44 duplicate measurements):

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C I 95=0.0293

√n

where n is the number of replicates. The unit of this confidence interval was arbitrarily set by

the PAM analyser and is in the unit of 'electron transfer rate' per unit light intensity (in μmol

m-2 s-1).

Monte Carlo simulations (1000 simulations for each parameter) were then used to determine

confidence intervals on model parameters as described in section 3.1.

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S4: Comparison of Weibull and first-order fits to experimental data

Figure S4-S1 shows that the first-order model was unable to satisfying fit the decrease of

viability with time of exposure to heat, on the contrary to the Weibull model.

Figure S4-S1: Evolution of algal viability with time of exposure to a temperature of 50oC

measured with FDA 1 h (crosses) and 6 h (circles) after heat exposure (Dot lines: first-order

model; Plain lines: Weibull model). Similar results were obtained at other heating

temperatures (data not shown).

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S5: Viability results 6 hours after heat exposure

Figure S5-S1: Evolution of Weibull λ parameter with temperature when erythrosine (a) and

FDA (b) were used to measure viability 6 h after heat exposure.

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Figure S5-S2: Evolution of the viability with the thermal dose as defined in Equation 9 in the

main manuscript with the Weibull model (Crosses/plain line: measurements/prediction with

erythrosine; Circles/dash-line: measurements/prediction with FDA) - Viability was measured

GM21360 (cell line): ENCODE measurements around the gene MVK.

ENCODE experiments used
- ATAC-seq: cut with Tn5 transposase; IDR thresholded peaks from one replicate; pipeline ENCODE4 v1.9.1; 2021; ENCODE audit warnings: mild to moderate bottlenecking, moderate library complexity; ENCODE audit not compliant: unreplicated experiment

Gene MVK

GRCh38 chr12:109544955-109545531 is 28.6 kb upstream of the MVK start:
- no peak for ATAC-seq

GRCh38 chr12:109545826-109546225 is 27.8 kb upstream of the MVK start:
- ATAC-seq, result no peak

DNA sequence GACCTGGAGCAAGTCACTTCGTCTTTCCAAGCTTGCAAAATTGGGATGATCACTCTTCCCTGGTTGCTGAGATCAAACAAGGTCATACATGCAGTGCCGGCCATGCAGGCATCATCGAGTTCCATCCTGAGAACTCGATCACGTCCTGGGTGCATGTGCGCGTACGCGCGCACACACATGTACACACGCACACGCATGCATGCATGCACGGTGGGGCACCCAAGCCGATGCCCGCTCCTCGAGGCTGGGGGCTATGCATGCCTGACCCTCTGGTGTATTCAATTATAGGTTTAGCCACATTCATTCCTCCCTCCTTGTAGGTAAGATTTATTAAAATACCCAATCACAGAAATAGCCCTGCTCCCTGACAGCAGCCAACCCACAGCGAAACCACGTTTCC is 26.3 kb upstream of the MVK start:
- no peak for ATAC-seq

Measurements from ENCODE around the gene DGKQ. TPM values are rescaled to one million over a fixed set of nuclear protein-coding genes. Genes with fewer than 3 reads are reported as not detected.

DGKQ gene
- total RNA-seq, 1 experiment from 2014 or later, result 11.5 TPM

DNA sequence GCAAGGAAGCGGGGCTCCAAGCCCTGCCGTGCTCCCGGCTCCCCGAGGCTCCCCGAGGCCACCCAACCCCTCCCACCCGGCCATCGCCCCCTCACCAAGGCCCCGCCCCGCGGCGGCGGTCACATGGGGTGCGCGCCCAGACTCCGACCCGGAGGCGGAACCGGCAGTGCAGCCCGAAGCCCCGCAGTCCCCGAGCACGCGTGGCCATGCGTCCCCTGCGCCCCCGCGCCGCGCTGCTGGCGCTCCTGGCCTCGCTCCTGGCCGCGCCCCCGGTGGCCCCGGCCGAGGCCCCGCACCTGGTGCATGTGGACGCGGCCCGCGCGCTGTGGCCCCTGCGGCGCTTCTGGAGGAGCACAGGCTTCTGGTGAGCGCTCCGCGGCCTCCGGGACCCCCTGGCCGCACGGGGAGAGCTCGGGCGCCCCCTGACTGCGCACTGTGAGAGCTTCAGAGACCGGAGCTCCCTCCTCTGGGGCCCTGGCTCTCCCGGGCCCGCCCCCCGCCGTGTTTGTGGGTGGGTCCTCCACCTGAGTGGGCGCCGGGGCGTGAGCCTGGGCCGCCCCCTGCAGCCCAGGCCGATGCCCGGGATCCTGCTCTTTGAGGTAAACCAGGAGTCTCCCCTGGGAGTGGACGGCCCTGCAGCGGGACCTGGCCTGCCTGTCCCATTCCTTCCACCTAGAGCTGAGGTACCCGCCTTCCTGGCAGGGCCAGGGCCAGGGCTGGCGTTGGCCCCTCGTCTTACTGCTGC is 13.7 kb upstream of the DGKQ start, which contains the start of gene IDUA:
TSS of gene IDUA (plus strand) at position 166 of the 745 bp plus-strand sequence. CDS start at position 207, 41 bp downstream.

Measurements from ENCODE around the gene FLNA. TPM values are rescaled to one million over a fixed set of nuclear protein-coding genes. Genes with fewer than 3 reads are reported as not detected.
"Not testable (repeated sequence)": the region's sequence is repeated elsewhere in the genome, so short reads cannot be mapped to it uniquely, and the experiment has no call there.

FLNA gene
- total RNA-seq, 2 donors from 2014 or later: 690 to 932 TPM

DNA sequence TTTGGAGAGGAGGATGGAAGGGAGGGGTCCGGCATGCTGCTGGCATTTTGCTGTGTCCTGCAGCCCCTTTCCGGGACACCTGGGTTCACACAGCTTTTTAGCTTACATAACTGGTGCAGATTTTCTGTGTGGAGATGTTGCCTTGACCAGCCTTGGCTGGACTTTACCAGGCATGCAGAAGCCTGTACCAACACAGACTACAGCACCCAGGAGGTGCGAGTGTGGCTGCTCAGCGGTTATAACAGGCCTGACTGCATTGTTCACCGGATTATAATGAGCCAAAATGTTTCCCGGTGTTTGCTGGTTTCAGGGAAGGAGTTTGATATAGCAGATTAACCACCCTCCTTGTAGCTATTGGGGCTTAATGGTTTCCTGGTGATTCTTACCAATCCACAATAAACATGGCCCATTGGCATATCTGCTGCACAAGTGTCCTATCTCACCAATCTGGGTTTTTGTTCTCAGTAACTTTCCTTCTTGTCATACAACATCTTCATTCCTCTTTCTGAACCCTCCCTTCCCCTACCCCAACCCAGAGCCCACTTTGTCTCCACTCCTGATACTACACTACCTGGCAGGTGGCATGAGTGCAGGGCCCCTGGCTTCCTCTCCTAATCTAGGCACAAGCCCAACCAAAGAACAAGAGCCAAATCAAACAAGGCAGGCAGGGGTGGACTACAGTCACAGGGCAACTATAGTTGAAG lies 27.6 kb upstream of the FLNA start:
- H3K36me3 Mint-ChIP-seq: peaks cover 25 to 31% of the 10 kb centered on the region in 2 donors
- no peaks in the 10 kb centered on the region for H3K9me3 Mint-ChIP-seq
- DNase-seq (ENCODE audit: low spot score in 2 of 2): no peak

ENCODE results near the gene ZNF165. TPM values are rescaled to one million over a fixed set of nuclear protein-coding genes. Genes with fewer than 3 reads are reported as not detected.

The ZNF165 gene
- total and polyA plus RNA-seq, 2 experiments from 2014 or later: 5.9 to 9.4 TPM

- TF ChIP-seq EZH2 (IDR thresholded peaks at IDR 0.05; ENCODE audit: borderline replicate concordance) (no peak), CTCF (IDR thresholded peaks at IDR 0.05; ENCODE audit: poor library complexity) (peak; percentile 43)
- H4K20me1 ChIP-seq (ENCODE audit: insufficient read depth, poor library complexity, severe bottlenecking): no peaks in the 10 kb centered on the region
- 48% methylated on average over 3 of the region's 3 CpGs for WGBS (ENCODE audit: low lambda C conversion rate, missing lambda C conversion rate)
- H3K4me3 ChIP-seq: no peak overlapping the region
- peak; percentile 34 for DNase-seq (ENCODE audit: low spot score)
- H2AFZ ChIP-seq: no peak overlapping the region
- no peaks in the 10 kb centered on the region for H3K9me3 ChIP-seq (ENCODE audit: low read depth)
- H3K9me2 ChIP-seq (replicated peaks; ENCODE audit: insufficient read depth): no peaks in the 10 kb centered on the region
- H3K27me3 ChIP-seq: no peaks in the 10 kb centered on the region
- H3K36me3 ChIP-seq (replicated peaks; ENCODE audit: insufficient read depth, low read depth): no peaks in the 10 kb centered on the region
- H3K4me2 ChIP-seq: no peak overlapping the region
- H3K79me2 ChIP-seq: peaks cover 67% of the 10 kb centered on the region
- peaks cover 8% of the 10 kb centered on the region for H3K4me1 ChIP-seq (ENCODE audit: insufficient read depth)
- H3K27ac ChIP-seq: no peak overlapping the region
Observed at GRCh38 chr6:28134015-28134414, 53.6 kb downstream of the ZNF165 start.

6 h after heat exposure - See Table S5-S1 for parameters values.

Table S5-S1: Values of thermal dose model parameters (see main manuscript for model

parameters description) when viability was measured 6 h after heat exposure. Values in

parenthesis are 95% confidence intervals.

Marker aV/aA (oC-1) T0,V/T0,A (oC) Shape factor n

Viability Erythrosine -0.510 (+/-0.116) 59.6 (+/-3.3) 2.85 (+/-1.99)

FDA -0.238 (+/-0.005) 77.8 (+/-0.6) 2.71 (+/-0.27)

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S6: Evolution of the photosynthetic activity during kinetic studies

Figure S6-S1 shows the variation of the photosynthetic activity with time when cells were

exposed to different temperatures. The experiments at 45oC were repeated three times and

small variations observed in Figure S6-S1 are most likely due to experimental error (e.g.,

water bath temperature). The slight decrease observed at a temperature of 41oC was most

likely due to experimental uncertainties.

Figure S6-S1: Evolution of measured photosynthetic activity with time of exposure to high

temperatures (crosses: experimental data; line: Weibull model) - As the slight drop of the

measured photosynthetic activity at 41 and 42oC was most likely due to experimental errors,

the fitting at these temperatures is a flat line.

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Figure S6-S2: Evolution of the Weibull coefficient λ with temperature for photosynthetic

activity (Crosses: experimental data; Line: linear regression).